Russian Minister of Culture Mikhail Shvidkoi and Chairman of the State Duma Committee for Culture and Tourism Nikolai Gubenko have decided to send the Baldin art collection for additional expert verification. The set of works was saved by Captain Viktor Baldin in 1945. The Ministry of Culture's press centre has reported that Shvidkoi and Gubenko planned a way to settle the conflict that has blown up over the Baldin Collection. The Duma Culture committee will select the experts to conduct the checks.
According the press centre's information, the ministry has provided the State Duma Council with information about the situation concerning the collection.
The ministry is also satisfied with the Council's instructions to the Duma tourism committee to co-operate closely with it.
The Ministry of Culture statement points to the positive role yesterday's meeting between Mikhail Shvidkoi and Russian Prosecutor-General Vladimir Ustinov played in settling the given situation. According to the press-centre's information, it was again stressed at the meeting that the ministry had in no way broken the law in its preparations to send the "Bremen works" to an exhibition in Germany.
Moreover, the Culture Ministry and Prosecutor-General's Office agreed to work together to reach a final settlement to the Baldin Collection problem.
The professional restorer Baldin, who was a Red Army captain in 1945, virtually single-handedly saved the art treasures he discovered in a German hideout. As he could not obtain the military authorities' consent to return the collection to its rightful owner, he was forced to bring it independently to the USSR.
In December 1947, Baldin presented the collection to the Museum of Russian Architecture, where he worked for many years. From 1973 onwards, Baldin made several requests to the Soviet Union leadership, including to Leonid Brezhnev himself, to return the works of art to Bremen.
Baldin died in the 1990s without seeing his hopes fulfilled.
In October 2000, the Bremen Art Society asked the Russian Ministry of Culture to return the collection of 364 pieces to the Bremen Museum. By this time, the art works were already in the State Hermitage, where it was shown to the public for the first time in 1992.
At the beginning of this March, Mikhail Shvidkoi announced his intention to send the collection to the Bremen Museum, where it was due to be opened on March 29th. However, these plans were not implemented due to a conflict with regard to the transference of valuable cultural items.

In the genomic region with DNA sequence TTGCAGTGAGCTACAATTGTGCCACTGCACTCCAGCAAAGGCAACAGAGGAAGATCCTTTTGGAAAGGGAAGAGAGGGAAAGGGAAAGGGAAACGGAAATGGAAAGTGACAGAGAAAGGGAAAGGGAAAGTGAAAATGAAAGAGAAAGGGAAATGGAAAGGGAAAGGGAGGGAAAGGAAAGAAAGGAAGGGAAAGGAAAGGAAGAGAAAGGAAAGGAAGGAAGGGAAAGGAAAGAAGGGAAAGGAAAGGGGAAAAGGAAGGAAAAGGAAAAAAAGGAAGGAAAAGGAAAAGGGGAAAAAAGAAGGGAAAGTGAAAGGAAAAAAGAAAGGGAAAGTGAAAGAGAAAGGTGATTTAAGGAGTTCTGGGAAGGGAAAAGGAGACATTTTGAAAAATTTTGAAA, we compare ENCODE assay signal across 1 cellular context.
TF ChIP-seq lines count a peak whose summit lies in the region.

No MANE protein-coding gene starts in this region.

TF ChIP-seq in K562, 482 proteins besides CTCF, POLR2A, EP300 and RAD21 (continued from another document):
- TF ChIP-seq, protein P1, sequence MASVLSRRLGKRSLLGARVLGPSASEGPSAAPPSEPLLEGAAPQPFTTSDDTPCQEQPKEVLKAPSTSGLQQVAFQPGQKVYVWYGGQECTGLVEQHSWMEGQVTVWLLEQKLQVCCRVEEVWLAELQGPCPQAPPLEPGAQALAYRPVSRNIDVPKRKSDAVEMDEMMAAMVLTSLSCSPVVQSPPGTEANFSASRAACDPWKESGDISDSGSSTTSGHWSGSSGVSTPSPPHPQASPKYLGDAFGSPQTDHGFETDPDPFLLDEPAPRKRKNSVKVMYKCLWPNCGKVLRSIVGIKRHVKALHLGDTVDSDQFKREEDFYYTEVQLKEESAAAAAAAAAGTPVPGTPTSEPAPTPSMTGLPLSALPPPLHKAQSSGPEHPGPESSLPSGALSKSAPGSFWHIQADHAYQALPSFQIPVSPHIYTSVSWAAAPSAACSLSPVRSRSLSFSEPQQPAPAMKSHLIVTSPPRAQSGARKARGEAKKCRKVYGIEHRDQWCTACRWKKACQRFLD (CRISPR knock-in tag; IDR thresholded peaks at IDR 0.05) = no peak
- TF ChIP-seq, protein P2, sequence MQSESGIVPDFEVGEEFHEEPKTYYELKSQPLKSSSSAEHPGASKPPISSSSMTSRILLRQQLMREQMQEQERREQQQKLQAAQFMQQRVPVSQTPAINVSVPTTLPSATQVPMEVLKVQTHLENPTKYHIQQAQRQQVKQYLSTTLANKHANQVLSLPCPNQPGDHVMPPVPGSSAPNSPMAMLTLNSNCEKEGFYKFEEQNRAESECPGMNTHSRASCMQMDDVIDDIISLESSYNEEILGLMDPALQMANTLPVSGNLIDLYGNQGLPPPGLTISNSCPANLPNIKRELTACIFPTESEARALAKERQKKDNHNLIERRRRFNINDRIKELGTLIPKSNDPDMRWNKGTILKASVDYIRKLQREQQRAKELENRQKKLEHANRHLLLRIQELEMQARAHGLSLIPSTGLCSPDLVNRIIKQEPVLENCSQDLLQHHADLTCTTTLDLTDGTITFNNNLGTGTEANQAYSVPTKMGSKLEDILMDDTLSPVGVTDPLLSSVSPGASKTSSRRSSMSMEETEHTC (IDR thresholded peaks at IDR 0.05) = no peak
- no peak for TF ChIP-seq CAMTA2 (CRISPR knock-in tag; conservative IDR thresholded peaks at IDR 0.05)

The State Duma requested that the Russian leadership block any moves to send the Baldin Collection to Germany.
The Prosecutor-General's Office issued a warning to the Culture Ministry to observe the law in connection with the plans to transfer the collection to Germany free of charge. The relevant document read that the ministry had no grounds to send the collection to Germany without receiving any compensation.
The Prosecutor-General's Office has earlier demanded that Shvidkoi take measures to eliminate any legal violations to prevent misappropriation of Russian Federation property. The Office believes that Russia has the right to the collection under article 225 (ownerless things) of the Russian Civil Code. The Office also issued a warning about possible legal violations connected to the gratis return of the Baldin Collection. However, the Russian culture minister announced that there had never been any suggestion that the collection would be returned without compensation.
Mikhail Shvidkoi told the Prosecutor-General's Office that legal violations could not be eliminated, as no order to send the items had been issued. Shvidkoi expressed the hope that he would be able to convince the Prosecutor-General's Office of the legal and moral grounds to return the Baldin Collection to Germany.
The collection is currently on show at the A.V. Shchusev Museum of Architecture in Moscow.
The remarks from the Pope came as "a very strong step towards degradation," "given the rather massive nature of homosexuality" among the Catholic clergy.